Dilly Beans (Pickled Green Beans)

Saturday, July 30, 2016

Dilly beans - a.k.a. pickled green beans by Eve Fox, the Garden of Eating, copyright 2016

I didn't grow up with dilly beans so I never knew about them until our friend, Ben busted out a jar he'd made and I bit into my first crunchy, garlicky, dilly pickled green bean. I was immediately smitten.

Fortunately, my mom-in-law planted way too many bush bean plants this spring and she's practically drowning in beautiful beans. When she brought a huge bag over the other day, I thought DILLY BEANS!!!

Green beans by Eve Fox, the Garden of Eating, copyright 2016

Since our three cucumber plants are determined to fill the world with bumpy, little, green penises, I also made dill pickles at the same time, using the same spices and brine. But that's a post for another day.

Spices for dilly beans by Eve Fox, the Garden of Eating, copyright 2016

The recipe below is adapted from Marisa McLellan's excellent blog, Food In Jars. If you like canning, you owe it to yourself to get at least one of her wonderful books. I use my copy of her beautiful, little book, Food In Jars all the time - it's one of my go-to resources for canning and preserving.

As with all preserves, use the freshest ingredients you can get. If you have a garden, pick your beans and your dill the same morning you plan to can. They are delicious eaten right out of the jar and make a wonderful substitute for a pickle with a sandwich or burger. They're also the toast of any cheese plate. (Yes, that was a pun.) Happy munching.


Dilly beans - a.k.a. pickled green beans by Eve Fox, the Garden of Eating, copyright 2016

-- print recipe --
Dilly Beans
Makes 4 pints

Ingredients

* 2 pounds fresh green beans, trimmed to fit your jars
* 2 1/2 cups apple cider vinegar (5% acidity)
* 2 1/2 cups water
* 2 Tbsps pickling or fine sea salt
* 4 tsps dill seed (1 tsp per jar)
* 2 tsps black peppercorns (1/2 tsp per jar)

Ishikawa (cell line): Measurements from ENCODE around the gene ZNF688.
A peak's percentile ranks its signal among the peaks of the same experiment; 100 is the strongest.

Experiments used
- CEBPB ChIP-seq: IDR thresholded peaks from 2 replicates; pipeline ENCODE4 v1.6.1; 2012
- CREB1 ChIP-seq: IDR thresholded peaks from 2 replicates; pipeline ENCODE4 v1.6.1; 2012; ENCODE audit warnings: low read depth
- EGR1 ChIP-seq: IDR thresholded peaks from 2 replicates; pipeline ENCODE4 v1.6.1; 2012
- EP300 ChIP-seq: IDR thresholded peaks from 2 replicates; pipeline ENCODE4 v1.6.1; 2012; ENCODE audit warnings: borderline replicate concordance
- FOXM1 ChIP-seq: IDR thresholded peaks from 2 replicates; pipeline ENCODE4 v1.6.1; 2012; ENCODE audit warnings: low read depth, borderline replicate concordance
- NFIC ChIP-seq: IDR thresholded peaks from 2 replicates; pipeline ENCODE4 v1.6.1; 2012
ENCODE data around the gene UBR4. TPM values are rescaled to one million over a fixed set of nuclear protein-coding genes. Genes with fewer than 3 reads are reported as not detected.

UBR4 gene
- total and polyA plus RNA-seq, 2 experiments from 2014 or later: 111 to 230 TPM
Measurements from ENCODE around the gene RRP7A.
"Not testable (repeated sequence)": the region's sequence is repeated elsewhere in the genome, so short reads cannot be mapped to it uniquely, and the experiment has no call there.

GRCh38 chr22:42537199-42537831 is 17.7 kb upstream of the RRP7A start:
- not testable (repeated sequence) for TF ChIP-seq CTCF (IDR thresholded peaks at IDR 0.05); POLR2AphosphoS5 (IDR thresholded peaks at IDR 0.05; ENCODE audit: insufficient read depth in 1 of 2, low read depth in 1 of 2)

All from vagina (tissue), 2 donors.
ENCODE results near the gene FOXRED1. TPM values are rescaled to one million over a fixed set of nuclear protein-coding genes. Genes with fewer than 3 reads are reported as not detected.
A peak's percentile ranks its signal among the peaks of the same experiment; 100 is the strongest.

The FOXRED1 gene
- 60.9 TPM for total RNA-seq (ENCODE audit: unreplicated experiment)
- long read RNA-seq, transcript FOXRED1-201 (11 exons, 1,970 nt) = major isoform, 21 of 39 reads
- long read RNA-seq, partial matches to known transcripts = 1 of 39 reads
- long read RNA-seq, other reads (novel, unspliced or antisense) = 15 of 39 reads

* 1 tsp red chili flakes (1/4 tsp per jar)
* 4 cloves garlic, peeled (1 clove per jar)
* 8 sprigs fresh dill rinsed (2 sprigs per jar)

Directions

1. Bring a canning pot of water to a boil and sterilize 4 pint jars. Place 4 lids in a small pot of water and bring to a bare simmer.

2. Wash and trim your beans so that they fit in your jar, leaving about an inch of headspace. If you have particularly long beans, cut them in half.

3. In a medium saucepan, combine the vinegar, water and salt and bring to a boil.

4. Divide the dill seed, peppercorns, red chili flake, and garlic cloves evenly between the four jars and pack the beans carefully into the jars over top of the spices.

5. Pour the boiling brine over the beans, leaving 1/2 inch headspace and gently tap the jars to loosen any trapped air bubbles. If you have any stubborn bubbles, use a clean chopstick, skewer or knife to wiggle them out.

6. Using a damp cloth or paper towel, wipe the jar rims, apply the lids and bands, tightening with your fingers only.

7. Process the jars in a boiling water bath for 10 minutes then use your jar lifter to remove them and place them in a draft-free location on a heavy kitchen towel to cool.

8. Once the jars are cool enough to handle, remove the bands and test the seals. Sealed jars can be stored in the pantry for up to a year. Any jars the seals failed on should be placed in the fridge and eaten within a couple of weeks. *Please note: wait at least two weeks before you eat any of the beans to give them time to develop their flavor.

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Saturday, July 30, 2016